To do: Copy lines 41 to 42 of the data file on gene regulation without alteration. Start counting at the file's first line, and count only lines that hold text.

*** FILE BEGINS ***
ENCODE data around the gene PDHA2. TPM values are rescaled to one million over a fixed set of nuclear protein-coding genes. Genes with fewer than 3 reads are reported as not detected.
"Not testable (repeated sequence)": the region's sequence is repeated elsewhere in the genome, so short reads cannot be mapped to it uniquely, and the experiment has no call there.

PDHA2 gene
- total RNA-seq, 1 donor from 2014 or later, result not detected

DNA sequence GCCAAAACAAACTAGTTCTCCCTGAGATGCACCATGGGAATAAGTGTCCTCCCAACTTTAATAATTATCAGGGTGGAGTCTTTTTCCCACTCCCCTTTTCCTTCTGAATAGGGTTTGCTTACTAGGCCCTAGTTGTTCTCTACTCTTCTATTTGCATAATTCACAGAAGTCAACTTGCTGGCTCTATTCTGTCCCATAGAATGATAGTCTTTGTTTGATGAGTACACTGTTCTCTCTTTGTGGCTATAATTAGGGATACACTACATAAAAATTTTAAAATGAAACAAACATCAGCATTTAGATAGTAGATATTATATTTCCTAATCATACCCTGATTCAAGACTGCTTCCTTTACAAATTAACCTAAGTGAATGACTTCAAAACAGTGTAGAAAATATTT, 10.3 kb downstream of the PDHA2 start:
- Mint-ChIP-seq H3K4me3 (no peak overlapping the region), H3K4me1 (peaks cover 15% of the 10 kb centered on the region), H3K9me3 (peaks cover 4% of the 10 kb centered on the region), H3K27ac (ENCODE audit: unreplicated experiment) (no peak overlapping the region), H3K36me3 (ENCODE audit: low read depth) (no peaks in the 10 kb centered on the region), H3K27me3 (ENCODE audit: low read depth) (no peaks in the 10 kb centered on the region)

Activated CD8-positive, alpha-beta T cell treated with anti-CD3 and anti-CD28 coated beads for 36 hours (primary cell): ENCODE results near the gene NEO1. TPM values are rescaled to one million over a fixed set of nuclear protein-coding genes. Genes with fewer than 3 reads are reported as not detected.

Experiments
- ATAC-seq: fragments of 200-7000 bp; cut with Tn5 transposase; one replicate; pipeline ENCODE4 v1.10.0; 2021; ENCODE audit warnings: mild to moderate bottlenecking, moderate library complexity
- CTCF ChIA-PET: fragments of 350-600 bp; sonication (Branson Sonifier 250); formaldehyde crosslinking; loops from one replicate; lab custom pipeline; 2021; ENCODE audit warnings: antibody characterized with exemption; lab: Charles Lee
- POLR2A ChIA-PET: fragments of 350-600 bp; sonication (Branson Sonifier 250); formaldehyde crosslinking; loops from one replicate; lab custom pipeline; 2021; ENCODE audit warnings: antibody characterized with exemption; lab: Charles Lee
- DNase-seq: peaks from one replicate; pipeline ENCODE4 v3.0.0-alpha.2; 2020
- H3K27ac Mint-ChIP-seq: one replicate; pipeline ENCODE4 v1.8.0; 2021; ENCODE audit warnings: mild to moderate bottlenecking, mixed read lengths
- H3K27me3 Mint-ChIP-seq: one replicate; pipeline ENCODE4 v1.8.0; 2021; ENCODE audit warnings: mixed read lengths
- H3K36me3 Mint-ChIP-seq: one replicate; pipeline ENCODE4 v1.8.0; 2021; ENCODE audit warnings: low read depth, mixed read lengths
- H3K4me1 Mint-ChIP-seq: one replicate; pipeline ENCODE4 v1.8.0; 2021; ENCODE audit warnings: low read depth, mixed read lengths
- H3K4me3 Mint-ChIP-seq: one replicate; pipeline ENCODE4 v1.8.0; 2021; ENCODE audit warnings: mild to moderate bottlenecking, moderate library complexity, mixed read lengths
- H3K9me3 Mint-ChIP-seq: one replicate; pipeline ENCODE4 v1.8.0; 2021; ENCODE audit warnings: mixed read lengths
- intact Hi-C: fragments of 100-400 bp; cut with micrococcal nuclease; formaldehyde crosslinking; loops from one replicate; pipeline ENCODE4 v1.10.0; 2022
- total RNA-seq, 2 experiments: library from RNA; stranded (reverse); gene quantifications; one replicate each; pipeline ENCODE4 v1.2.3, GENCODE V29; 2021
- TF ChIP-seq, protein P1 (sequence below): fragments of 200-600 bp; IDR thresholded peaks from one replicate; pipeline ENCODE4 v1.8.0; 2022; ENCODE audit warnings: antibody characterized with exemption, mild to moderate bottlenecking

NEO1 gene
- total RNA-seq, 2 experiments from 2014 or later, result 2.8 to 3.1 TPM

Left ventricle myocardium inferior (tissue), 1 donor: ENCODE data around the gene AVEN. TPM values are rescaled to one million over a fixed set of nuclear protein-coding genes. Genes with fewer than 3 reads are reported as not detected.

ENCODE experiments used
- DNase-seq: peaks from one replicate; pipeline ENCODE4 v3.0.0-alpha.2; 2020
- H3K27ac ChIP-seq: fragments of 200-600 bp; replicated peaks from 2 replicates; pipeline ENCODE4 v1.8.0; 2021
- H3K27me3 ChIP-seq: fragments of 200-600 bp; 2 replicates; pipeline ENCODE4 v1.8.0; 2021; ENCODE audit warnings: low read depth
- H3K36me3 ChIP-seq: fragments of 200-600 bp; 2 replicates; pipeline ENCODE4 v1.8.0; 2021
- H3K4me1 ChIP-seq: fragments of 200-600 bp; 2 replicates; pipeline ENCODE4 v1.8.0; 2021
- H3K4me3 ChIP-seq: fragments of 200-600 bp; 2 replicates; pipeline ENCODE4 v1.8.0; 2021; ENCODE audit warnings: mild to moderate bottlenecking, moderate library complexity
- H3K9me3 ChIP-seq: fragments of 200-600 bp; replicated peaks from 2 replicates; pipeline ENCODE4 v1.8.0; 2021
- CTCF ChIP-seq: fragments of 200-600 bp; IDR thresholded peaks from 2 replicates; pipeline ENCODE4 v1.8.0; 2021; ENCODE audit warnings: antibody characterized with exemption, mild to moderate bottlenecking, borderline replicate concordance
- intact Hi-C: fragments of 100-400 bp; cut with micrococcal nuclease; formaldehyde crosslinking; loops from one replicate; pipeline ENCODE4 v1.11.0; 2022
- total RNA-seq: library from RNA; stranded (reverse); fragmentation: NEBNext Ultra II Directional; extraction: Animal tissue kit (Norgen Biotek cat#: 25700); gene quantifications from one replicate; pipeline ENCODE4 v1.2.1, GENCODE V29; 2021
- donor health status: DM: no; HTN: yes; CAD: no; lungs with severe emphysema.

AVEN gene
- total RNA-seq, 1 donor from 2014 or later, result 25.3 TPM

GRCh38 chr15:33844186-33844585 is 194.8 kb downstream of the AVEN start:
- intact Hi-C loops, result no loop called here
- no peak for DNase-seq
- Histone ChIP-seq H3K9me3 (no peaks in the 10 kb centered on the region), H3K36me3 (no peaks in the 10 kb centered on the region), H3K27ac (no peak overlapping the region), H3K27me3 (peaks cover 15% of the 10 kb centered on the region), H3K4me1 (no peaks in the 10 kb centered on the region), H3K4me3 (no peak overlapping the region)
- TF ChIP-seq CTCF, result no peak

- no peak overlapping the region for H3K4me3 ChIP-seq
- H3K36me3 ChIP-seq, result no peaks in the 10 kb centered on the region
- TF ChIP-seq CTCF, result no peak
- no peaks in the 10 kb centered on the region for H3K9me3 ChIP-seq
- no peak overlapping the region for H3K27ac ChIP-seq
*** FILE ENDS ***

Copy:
- no peak for DNase-seq
- Histone ChIP-seq H3K9me3 (no peaks in the 10 kb centered on the region), H3K36me3 (no peaks in the 10 kb centered on the region), H3K27ac (no peak overlapping the region), H3K27me3 (peaks cover 15% of the 10 kb centered on the region), H3K4me1 (no peaks in the 10 kb centered on the region), H3K4me3 (no peak overlapping the region)